Movie Review: BESHARAM (2013)
BESHARAM is a genuinely funny film and works amazingly as mad cap comedy of errors combined with an amusingly sweet love story and action sequences that entertain and make the film an over all enjoyable experience. Or rather, this would all be true… if the movie was made in the 90’s. Everything from the filler story, the go-nowhere love angle that’s being forced onto the audience as much as it was being forced on the girl herself, the over the top action and the intentionally pandering to emotions by exploiting kids… are all staples of 90’s era Bollywood.
BESHARAM, literally translated into ‘Shameless’, follows a car thief as he lives life large and loud, without any regard to anything else and does so with what he perceives to be style. Growing up in an orphanage, Babli, boosts cars for a living in order to support himself and the other orphans at his orphanage as the oldest ‘kid’ never to have been adopted. He’s brash, arrogant, tacky and overbearing. It’s a great character because it’s reminiscent of the overly cocky Bollywood swagger that was better seen in the 80’s or 90’s. The lovable street thug with a heart of gold and immovable resolve. This shtick worked wonder for many actors decades ago, but it’s laughable and pathetic today.
The main conflict is lightly introduced in the beginning of the film, setting up a ‘ruthless’ villain played by Javed Jaffry, but then is pushed aside for the main romance sub plot to come to fruition. Sandwiching the love story in between the wheat goodness of a bad guy and fight scenes with kidnapped children and random explosion is SO 90’s. So anyways, the bad guy who is this super international money launderer for rich politicians, but for some reason he needs to hire a petty car thief to do business with. Yea, it makes little to no sense, but that’s okay. It’s not the what that’s important in a story like this, it’s the how. And boy howdy does the how blow your mind. But not really.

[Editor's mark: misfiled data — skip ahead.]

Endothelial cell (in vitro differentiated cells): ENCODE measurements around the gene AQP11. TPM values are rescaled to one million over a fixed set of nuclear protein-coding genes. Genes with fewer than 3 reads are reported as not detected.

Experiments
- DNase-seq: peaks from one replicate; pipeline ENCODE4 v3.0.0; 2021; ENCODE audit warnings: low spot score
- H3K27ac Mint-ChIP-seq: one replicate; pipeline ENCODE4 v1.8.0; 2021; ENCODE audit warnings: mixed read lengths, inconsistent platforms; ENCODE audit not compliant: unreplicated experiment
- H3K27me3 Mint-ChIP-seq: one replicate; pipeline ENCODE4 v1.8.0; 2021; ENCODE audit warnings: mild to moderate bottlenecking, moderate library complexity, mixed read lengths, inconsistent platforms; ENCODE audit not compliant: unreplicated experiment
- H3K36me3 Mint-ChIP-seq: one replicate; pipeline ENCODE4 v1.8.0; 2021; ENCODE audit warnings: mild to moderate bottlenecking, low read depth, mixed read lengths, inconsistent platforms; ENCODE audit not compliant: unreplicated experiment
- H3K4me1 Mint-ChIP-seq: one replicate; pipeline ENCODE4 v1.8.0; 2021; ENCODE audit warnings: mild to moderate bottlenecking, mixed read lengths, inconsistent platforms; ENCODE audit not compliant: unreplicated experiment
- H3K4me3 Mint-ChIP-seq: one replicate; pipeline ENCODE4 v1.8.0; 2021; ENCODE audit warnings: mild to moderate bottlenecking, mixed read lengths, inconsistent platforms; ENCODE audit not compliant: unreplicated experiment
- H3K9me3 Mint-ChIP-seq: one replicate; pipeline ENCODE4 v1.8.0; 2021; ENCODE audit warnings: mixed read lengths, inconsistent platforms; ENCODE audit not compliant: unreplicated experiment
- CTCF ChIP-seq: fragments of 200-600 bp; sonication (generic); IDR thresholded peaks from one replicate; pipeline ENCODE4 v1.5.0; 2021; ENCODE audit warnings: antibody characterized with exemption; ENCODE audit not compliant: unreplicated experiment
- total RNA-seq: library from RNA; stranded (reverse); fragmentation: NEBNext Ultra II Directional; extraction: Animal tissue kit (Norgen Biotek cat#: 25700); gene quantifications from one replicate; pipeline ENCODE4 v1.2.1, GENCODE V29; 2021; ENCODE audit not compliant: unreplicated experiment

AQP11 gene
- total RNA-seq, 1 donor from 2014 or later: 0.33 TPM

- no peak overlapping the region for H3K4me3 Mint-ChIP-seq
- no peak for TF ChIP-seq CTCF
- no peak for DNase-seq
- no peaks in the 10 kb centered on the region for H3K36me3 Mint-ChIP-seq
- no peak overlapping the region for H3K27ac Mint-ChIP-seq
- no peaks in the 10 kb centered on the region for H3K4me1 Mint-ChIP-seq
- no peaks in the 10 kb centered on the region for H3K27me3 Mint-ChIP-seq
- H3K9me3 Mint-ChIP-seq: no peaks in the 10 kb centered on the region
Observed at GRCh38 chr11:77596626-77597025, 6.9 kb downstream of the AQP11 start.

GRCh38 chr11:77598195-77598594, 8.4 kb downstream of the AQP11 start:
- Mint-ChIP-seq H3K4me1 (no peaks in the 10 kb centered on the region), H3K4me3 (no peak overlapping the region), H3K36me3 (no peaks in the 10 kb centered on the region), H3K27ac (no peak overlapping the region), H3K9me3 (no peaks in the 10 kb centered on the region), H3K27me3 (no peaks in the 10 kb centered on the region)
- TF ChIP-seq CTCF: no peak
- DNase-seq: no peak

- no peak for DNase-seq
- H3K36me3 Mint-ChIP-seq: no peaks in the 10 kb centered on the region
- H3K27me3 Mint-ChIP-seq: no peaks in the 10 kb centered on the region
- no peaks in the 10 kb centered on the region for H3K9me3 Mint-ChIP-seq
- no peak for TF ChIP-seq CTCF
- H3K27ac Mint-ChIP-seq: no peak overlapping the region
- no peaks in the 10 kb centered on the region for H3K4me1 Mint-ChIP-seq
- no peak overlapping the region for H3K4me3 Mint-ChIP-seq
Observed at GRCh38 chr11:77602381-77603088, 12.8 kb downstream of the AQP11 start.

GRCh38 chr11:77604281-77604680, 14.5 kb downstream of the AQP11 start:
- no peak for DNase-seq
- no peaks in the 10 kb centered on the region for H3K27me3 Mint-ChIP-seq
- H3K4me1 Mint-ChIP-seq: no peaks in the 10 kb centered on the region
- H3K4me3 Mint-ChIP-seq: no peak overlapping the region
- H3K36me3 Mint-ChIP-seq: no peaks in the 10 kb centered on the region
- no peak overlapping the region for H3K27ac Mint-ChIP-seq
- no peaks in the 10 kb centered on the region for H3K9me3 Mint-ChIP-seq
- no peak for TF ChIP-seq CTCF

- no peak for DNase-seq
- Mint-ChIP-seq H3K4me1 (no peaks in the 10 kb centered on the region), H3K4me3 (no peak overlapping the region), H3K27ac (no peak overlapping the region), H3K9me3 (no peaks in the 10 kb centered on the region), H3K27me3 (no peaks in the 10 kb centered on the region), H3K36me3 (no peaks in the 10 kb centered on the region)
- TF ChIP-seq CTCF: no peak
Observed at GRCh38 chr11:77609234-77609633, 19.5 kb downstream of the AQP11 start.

The romance blooms, completely against the will of the leading lady, which is a great commentary on the treatment of women in movies like these. Granted Babli’s character is essentially harmless, but he does often cross the line; like an entire song devoted to, him basically lying to the neighborhood about how he made out with the girl, Tara, when she actually kicked him out of her house. In real life India, such allegations ruin lives. I’m sure most run of the mill creeps also think that their words and actions are harmless and cute. So then, circumstances force the two to go to a different city in search for her car, which was originally stolen by Babli in the first place. When this is exposed to the girl, her reaction is more amusing than serious, simpley due to how the scene was executed. Speaking of the girl, Pallavi Sharda as Tara is breathtaking here. While technically not her debut, it’s her first lead role, and she’s so comfortable in front of the camera that it shows in her natural acting ability. Despite playing a character that spends most of the screen time huffing and puffing at the hero’s antics, she never exaggerates or is obnoxious. For a newcomer, she’s extremely natural, and even when she loosens up and does the song and dance stuff, she’s in her element being goofy and ridiculous, while still maintaining her dignity, which is rare in a new actress, especially in Bollywood.
BESHARAM attempts to be funny but comes off crude and disgusting. The treat of seeing real life parents and son, Ranbir, Rishi & Neetu Kapoor is completely undercut by the kind of performances they deliver, which is a waste given the acting talent in the family. Neetu Singh’s character nagging her husband into being a corrupt cop for her own greed, goes from silly to just plain cruel. The ending is forced and trite, while undermining any moral of the story that Ranbir’s Babli might’ve learned during the course of the story. Ranbir’s imitation and/or homage and channeling of legendary Loafers like Akshay Kumar & Anil Kapoor is bang on. His mannerisms and expressions are all lifted straight a Dhawanesque Salman Khan, but the movie itself is out of place and context with today’s standards of cinema. BESHARAM would’ve been a genuine success if it was released, roughly 19-23 years ago, when Bollywood humor consisted of feathered hair, bandanas wrapped around the hero’s neck, preceding a hairy chest and uttering weird noises as punch lines to every dialogue.